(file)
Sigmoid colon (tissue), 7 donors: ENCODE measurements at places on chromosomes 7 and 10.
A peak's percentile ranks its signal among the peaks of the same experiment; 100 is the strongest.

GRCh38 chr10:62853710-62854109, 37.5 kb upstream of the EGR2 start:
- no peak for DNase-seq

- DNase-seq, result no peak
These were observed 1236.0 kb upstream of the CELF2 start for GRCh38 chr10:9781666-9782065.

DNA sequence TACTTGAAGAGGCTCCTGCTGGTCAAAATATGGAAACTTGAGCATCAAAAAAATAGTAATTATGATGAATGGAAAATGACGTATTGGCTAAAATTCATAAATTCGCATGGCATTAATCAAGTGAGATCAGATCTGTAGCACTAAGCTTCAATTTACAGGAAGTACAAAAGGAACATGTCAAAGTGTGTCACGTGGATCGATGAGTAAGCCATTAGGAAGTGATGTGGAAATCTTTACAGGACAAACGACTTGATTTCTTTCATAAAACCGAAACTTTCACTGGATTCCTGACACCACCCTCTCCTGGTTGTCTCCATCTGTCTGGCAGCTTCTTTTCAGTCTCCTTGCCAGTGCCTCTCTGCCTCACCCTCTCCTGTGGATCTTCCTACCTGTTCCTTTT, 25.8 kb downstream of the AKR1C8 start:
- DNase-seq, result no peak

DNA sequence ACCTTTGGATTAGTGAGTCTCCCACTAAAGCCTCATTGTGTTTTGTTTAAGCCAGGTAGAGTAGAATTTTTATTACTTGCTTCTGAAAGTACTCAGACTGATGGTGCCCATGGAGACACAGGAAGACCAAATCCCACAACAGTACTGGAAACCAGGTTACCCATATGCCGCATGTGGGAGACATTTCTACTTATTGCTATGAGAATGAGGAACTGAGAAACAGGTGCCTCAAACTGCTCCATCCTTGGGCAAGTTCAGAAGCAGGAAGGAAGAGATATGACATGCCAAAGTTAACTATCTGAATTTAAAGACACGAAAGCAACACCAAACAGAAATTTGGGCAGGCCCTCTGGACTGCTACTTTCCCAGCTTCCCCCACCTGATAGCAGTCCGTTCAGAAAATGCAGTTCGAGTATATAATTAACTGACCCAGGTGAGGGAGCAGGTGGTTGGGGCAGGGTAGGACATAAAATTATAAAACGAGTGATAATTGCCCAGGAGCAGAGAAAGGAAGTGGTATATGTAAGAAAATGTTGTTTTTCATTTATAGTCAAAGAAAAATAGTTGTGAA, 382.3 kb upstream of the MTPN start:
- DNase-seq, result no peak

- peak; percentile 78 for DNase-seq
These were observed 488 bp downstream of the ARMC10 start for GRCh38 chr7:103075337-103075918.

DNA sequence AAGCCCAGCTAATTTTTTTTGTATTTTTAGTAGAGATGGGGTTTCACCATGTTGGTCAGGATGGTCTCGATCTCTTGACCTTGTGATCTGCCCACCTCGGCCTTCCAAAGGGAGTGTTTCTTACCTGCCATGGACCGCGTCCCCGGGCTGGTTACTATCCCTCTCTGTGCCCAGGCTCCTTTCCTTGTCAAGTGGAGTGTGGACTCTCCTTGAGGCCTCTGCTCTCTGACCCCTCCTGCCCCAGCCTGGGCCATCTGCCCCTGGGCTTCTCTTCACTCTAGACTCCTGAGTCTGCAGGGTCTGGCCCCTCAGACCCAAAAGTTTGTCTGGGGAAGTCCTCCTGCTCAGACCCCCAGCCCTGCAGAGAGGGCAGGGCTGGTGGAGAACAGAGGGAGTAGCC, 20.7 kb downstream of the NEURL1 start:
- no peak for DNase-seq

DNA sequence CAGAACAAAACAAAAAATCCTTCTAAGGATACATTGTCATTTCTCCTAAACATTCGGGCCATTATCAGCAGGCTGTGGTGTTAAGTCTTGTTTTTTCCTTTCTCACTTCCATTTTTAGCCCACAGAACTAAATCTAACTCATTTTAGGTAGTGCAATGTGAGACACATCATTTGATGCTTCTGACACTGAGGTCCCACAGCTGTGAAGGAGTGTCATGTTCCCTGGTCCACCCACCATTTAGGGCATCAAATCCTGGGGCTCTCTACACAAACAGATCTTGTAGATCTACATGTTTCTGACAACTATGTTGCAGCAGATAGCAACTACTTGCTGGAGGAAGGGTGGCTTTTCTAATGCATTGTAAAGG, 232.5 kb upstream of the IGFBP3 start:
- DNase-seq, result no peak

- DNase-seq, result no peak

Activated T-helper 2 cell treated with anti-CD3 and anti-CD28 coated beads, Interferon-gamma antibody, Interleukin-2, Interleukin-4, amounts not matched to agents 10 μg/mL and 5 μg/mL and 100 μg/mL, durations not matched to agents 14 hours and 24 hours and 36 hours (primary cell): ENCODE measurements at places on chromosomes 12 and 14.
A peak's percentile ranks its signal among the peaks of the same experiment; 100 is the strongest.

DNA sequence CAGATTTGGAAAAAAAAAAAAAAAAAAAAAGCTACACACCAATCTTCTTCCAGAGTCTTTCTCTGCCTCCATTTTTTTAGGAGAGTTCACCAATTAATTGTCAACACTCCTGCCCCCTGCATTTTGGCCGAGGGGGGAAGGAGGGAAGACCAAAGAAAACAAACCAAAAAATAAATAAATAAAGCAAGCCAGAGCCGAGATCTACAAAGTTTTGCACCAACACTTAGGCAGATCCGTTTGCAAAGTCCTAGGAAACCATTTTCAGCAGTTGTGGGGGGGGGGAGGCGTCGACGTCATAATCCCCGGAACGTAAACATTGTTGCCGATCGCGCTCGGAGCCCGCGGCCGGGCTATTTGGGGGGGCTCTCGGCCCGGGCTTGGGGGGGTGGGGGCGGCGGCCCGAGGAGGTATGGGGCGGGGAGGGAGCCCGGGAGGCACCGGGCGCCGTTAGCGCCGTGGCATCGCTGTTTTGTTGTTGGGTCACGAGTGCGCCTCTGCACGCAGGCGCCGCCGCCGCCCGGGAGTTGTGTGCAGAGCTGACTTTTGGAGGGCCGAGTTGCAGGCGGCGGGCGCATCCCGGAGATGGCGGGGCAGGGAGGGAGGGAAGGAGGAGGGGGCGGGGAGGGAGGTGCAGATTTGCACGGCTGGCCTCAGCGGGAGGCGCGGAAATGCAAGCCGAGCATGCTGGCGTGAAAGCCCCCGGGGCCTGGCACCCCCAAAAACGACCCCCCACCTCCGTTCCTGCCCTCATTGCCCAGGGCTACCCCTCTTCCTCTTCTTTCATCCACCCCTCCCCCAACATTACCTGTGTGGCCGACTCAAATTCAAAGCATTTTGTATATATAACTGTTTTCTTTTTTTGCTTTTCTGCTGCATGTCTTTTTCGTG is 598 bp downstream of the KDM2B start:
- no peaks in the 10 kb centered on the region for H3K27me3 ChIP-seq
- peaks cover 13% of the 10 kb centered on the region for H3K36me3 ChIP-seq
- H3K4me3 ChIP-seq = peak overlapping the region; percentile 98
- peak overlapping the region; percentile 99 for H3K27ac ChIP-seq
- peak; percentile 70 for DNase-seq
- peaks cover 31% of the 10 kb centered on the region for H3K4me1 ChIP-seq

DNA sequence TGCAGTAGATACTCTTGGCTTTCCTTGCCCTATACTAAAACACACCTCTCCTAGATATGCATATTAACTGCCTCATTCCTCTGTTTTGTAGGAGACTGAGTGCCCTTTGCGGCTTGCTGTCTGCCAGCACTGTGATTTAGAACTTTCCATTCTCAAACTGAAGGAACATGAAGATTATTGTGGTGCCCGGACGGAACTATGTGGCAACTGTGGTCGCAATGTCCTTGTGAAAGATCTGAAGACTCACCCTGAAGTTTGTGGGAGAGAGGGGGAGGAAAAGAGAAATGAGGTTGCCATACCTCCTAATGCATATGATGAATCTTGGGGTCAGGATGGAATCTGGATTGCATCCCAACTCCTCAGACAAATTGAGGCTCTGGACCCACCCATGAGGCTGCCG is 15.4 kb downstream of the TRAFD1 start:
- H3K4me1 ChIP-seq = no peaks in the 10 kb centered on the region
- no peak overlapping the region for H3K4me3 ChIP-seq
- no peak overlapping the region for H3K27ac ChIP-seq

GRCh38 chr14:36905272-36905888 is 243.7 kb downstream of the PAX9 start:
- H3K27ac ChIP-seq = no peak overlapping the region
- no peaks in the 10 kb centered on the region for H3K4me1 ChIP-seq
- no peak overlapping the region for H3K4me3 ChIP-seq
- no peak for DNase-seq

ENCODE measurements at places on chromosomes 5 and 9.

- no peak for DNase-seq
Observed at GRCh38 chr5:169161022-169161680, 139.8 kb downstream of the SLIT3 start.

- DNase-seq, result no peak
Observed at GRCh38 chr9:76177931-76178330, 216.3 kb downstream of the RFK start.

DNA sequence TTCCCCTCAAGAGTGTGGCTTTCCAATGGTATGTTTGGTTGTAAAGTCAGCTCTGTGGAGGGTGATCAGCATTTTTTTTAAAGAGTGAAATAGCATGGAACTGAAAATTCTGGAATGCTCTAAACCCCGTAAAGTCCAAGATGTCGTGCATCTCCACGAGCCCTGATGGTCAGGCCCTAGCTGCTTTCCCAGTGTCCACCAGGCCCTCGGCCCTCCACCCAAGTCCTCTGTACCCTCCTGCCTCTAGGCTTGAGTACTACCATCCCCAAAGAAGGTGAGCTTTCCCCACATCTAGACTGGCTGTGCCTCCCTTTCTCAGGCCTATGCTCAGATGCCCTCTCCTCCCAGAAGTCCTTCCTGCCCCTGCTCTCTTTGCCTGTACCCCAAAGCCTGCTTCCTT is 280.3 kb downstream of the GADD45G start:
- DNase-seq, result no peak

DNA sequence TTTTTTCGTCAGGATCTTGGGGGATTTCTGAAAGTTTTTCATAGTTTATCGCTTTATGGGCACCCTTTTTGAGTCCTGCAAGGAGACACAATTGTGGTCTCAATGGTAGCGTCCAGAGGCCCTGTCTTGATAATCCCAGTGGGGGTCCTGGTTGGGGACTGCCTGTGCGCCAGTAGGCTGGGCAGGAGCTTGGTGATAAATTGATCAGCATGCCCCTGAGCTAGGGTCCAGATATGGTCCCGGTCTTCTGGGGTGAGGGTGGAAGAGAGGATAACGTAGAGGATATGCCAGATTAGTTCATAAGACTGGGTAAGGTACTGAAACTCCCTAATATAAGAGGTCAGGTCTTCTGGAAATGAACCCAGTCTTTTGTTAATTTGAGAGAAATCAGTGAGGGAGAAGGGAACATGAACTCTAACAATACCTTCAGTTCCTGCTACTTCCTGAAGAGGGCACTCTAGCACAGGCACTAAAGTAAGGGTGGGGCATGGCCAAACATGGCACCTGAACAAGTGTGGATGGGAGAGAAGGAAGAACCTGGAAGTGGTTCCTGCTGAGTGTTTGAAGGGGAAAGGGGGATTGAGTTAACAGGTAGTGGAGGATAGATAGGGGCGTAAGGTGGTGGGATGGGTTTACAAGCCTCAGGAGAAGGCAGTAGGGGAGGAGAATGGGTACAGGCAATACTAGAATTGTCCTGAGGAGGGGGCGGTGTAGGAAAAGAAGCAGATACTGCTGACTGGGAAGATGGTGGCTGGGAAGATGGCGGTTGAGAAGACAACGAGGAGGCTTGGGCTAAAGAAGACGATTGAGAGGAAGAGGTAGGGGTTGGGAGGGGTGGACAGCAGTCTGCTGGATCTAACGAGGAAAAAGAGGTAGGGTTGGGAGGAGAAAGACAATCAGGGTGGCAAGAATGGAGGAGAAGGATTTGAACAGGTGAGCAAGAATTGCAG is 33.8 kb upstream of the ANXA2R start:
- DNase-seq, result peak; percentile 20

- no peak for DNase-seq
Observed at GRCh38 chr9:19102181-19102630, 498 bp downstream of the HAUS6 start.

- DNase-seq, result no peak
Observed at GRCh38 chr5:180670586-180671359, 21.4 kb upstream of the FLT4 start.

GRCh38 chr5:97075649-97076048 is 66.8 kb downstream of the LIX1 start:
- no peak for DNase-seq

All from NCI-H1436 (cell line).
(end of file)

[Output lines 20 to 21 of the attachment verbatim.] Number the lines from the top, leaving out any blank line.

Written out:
DNA sequence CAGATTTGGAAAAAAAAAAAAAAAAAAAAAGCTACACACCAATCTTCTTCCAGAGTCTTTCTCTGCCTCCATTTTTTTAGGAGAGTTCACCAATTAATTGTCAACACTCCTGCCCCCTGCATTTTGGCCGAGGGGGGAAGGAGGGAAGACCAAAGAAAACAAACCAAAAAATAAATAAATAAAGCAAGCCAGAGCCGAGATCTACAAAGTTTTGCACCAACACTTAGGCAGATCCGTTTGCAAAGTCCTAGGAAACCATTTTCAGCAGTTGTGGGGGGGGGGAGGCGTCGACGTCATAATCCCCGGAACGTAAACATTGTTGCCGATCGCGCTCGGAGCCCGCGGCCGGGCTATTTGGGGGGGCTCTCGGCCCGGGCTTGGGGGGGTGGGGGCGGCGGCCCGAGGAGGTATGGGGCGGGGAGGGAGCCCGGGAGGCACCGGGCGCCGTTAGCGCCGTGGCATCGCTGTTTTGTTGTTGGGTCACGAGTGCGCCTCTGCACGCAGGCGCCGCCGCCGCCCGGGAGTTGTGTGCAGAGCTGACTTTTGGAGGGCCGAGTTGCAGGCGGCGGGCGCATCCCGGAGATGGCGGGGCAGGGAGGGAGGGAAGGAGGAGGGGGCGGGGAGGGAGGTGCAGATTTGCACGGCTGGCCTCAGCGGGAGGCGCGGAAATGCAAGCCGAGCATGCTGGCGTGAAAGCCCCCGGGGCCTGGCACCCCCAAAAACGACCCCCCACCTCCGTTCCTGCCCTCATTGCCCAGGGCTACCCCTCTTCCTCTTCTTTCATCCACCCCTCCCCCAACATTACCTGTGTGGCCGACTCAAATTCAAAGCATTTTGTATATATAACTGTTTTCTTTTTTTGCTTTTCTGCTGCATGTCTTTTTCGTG is 598 bp downstream of the KDM2B start:
- no peaks in the 10 kb centered on the region for H3K27me3 ChIP-seq